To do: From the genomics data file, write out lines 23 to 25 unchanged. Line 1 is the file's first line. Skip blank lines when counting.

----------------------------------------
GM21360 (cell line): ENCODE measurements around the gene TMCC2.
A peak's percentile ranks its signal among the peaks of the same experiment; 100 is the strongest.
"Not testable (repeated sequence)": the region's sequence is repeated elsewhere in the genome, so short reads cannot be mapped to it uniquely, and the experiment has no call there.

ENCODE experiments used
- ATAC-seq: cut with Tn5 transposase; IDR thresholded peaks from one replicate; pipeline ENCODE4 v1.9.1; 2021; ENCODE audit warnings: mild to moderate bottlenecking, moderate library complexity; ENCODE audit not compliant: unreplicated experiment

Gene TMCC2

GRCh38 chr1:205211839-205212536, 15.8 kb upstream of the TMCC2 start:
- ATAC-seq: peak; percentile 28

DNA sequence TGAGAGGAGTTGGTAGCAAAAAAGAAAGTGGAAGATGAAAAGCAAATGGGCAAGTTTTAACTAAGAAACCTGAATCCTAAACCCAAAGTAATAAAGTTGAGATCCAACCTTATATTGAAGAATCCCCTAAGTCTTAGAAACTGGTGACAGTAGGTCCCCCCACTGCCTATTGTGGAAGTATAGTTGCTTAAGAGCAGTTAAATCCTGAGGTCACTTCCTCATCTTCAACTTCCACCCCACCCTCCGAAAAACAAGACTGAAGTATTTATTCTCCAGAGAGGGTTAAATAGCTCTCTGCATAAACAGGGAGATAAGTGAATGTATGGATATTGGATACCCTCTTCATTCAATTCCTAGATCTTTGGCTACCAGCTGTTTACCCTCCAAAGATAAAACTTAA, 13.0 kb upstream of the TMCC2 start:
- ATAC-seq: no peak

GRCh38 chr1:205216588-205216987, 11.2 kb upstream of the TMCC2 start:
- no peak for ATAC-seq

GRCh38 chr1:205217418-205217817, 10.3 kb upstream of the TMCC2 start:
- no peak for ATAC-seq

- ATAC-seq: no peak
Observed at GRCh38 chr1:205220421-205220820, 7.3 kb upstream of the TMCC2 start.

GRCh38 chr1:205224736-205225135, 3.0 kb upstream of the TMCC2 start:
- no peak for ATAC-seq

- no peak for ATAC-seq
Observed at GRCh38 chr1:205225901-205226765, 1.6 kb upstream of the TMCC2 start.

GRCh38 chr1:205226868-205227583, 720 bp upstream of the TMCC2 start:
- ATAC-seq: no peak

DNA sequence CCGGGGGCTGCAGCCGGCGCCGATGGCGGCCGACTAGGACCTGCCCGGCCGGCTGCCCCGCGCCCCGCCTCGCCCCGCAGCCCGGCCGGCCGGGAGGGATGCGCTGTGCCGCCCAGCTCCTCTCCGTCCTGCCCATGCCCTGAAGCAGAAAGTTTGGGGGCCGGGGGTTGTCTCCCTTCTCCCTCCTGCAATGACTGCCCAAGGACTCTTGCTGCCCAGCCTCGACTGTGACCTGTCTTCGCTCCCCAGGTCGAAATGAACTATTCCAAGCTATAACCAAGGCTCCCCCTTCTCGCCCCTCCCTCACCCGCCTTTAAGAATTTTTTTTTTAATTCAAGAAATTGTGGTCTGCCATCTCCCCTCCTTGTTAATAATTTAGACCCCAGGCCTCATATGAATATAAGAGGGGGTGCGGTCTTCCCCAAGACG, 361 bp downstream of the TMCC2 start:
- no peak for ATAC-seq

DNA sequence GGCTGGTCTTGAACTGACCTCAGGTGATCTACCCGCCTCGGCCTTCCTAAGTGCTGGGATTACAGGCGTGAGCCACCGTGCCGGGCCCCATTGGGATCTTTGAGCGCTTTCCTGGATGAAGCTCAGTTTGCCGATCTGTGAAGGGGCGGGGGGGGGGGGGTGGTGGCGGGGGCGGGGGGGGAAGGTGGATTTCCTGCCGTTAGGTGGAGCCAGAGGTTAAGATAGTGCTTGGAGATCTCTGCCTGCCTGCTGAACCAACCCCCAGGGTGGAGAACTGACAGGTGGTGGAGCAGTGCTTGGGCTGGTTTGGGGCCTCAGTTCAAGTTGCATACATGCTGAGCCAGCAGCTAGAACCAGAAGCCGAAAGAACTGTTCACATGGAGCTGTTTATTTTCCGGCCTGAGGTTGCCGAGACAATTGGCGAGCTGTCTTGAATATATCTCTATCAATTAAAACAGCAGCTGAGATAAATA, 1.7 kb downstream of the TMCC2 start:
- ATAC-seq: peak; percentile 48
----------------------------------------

DNA sequence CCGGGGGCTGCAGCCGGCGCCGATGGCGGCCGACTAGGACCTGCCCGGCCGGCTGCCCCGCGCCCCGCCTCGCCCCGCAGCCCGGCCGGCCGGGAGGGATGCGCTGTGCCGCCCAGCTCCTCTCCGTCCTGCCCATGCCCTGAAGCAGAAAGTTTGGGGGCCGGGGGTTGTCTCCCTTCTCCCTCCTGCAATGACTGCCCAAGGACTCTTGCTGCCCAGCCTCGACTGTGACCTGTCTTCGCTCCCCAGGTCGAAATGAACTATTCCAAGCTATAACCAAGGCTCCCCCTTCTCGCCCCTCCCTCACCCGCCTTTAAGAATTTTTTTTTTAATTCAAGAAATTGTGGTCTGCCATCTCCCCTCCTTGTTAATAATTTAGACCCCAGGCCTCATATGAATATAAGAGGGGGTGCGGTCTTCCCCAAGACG, 361 bp downstream of the TMCC2 start:
- no peak for ATAC-seq

DNA sequence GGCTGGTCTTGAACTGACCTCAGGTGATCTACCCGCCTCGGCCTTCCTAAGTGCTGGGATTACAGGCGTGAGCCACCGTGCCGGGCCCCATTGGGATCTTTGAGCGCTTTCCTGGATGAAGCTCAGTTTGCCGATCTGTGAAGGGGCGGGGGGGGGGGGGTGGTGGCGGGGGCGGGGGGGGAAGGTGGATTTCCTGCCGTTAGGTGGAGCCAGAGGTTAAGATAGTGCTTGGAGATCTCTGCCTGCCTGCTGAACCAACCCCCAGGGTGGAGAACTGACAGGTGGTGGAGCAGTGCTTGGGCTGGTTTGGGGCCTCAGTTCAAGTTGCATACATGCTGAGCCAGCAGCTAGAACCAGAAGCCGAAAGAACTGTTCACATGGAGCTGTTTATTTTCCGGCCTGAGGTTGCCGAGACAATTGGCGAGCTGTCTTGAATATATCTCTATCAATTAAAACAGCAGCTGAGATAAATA, 1.7 kb downstream of the TMCC2 start: